The developed world is due to suffer stagflation — high inflation and low economic growth — in the near future. Because of the high prices of commodities, partly caused by the Russian-Ukraine war — another recession is expected in the next three to four years. Even China has slowed down dramatically at a GDP growth rate of 3 to 4%.
Recent World Bank forecasts show that countries in the ASEAN will lead the world in growth with Vietnam and the Philippines still able to grow at 6 to 7%. India is expected to grow at even more than 7%.
I expect the economic difficulties to be faced by the developed countries in Europe, North America and Japan to actually benefit the information technology and business process management (IT-BPM) industry of the Philippines and India.
As costs of operations in the US grow because of the strong dollar, there will be greater pressure on their business enterprises to outsource non-core IT-BPM services to countries like the Philippines and India in which wages are much lower. This was actually the good news that I received when I attended a conference organized by the BPO-IT (business process outsourcing-information technology) industry association in Boracay from Oct. 20 to 23.
The main players actually expect a recession in the developed world to increase demand for Philippine BPO-IT services. They were so bullish that they expect to add 1 million more workers to their industry in the next six years. I considered their optimism quite realistic.
The Philippines serves countries spanning multiple time zones for contact center (CC) and business process (BP) delivery. It is actually providential that it is the US whose currency is getting stronger and stronger that continues to be the largest client because of cultural affinity and neutrality of the Filipino accent with the nature of work supported evolving from transactional to complex, such as customer experience management (chats and social media interaction, customer analytics, etc.).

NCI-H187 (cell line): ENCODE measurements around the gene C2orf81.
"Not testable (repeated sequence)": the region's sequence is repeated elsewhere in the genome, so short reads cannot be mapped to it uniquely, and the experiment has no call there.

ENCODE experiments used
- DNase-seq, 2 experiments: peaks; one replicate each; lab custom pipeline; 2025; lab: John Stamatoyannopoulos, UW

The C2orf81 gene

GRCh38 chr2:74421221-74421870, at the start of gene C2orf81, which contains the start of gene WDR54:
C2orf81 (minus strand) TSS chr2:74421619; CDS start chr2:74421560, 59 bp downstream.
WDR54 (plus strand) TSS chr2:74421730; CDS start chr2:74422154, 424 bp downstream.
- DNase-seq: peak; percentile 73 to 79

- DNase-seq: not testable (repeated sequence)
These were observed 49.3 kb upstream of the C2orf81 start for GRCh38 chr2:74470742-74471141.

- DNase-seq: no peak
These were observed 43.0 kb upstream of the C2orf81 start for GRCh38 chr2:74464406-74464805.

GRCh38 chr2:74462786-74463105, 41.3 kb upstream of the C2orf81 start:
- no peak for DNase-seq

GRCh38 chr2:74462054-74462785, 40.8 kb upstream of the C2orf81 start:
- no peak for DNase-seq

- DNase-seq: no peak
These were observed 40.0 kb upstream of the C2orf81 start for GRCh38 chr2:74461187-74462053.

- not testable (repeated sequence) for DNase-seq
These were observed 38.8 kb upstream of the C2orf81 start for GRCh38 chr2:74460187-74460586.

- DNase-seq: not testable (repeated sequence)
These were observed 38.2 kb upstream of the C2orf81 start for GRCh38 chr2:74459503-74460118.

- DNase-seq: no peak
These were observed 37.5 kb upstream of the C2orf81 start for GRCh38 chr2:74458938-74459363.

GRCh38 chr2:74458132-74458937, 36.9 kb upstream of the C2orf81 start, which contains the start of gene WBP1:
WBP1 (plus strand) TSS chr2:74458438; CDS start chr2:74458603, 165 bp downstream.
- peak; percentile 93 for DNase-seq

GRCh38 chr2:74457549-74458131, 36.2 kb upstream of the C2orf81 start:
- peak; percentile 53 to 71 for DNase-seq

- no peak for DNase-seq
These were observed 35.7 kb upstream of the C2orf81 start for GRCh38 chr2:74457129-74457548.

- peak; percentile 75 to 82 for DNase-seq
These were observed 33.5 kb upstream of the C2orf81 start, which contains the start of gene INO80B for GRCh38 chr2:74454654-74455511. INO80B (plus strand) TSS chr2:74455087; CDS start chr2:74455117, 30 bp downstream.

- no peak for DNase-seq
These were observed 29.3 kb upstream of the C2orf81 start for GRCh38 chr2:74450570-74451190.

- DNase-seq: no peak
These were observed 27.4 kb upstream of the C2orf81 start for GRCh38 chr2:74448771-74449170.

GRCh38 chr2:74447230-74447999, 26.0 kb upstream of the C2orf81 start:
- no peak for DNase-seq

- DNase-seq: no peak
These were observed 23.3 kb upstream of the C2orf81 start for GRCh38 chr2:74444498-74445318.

Furthermore, especially after the health crisis during the pandemic, certain sectors such as clinical healthcare and nursing assistance have increased the share of North America. On the other hand, the Asia-Pacific region and Europe contribute the remaining BP services, with each having a share of 15%.
The IT-BPM sector is especially contributing to equitable economic growth because of its leveraging more and more cities and other municipalities outside of the National Capital Region in which income and employment opportunities have been overly concentrated to the detriment of the other regions.
Not only are IT-BPM enterprises locating in other major urban centers like Metro Cebu, Davao, Iloilo, and Cagayan de Oro. They are increasingly expanding to secondary cities and municipalities like Puerto Princesa, Tuguegarao, Dumaguete, Tanjay (Negros Oriental), Angeles (Metro Clark), and Capiz, among others.
In fact, there are provinces like Ilocos Norte whose medium-term strategic plan is to significantly improve internet connectivity so that they can attract locators in the burgeoning data center services.
Now that foreign enterprises can own 100% of telecom companies under the amended Public Service Act (PSA), greater competition in the telecom industry will actually benefit the move of the IT-BPM industry to the countryside.
One of the most promising prospects for improvements in telecom services presented at the Boracay industry conference was delivered by the representative of Elon Musk’s Starlink whose future operations in the Philippines can make internet connections even in the most remote islands of the country possible.
Another major contribution of the IT-BPM industry to Philippine equitable economic growth is the role it will play in the upskilling and reskilling of Filipino human resources.
The obvious challenge to the leadership of our Department of Education is to improve the quality of basic education which has descended to very low levels as evidenced by the very poor performance of the products of basic education in international achievement tests in reading comprehension, mathematical literacy, and scientific know-how. Our 15-year-olds are notorious for getting the lowest scores in these tests.
Another problem, however, is how to upskill, reskill and retool those who are already in the labor force among whom are those who are either unemployed (2.6 million in 2022) or underemployed (6.54 million). A whole session was devoted to the issue of talent development during the Boracay seminar. This is probably the biggest challenge to the industry in the next six years, considering that new job prospects for one more million workers in the industry are expected till 2028.